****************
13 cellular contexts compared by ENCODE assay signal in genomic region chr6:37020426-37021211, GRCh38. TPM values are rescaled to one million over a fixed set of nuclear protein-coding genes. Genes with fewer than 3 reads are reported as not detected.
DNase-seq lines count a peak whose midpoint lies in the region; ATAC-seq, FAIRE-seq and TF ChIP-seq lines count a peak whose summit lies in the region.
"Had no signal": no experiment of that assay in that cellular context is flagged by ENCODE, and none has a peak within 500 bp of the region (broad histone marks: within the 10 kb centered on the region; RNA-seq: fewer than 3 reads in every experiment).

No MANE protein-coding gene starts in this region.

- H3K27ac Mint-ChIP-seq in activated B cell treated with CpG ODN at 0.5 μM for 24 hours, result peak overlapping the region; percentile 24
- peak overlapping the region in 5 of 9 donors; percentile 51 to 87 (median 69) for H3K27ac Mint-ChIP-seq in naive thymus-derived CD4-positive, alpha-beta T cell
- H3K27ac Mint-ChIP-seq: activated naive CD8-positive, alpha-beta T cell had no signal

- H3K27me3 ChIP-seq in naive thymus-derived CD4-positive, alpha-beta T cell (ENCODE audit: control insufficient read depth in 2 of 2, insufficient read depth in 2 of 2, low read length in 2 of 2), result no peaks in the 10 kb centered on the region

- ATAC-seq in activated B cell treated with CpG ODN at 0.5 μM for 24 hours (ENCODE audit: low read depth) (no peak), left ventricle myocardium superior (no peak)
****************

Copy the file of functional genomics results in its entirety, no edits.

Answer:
13 cellular contexts compared by ENCODE assay signal in genomic region chr6:37020426-37021211, GRCh38. TPM values are rescaled to one million over a fixed set of nuclear protein-coding genes. Genes with fewer than 3 reads are reported as not detected.
DNase-seq lines count a peak whose midpoint lies in the region; ATAC-seq, FAIRE-seq and TF ChIP-seq lines count a peak whose summit lies in the region.
"Had no signal": no experiment of that assay in that cellular context is flagged by ENCODE, and none has a peak within 500 bp of the region (broad histone marks: within the 10 kb centered on the region; RNA-seq: fewer than 3 reads in every experiment).

No MANE protein-coding gene starts in this region.

- H3K27ac Mint-ChIP-seq in activated B cell treated with CpG ODN at 0.5 μM for 24 hours, result peak overlapping the region; percentile 24
- peak overlapping the region in 5 of 9 donors; percentile 51 to 87 (median 69) for H3K27ac Mint-ChIP-seq in naive thymus-derived CD4-positive, alpha-beta T cell
- H3K27ac Mint-ChIP-seq: activated naive CD8-positive, alpha-beta T cell had no signal

- H3K27me3 ChIP-seq in naive thymus-derived CD4-positive, alpha-beta T cell (ENCODE audit: control insufficient read depth in 2 of 2, insufficient read depth in 2 of 2, low read length in 2 of 2), result no peaks in the 10 kb centered on the region

- ATAC-seq in activated B cell treated with CpG ODN at 0.5 μM for 24 hours (ENCODE audit: low read depth) (no peak), left ventricle myocardium superior (no peak)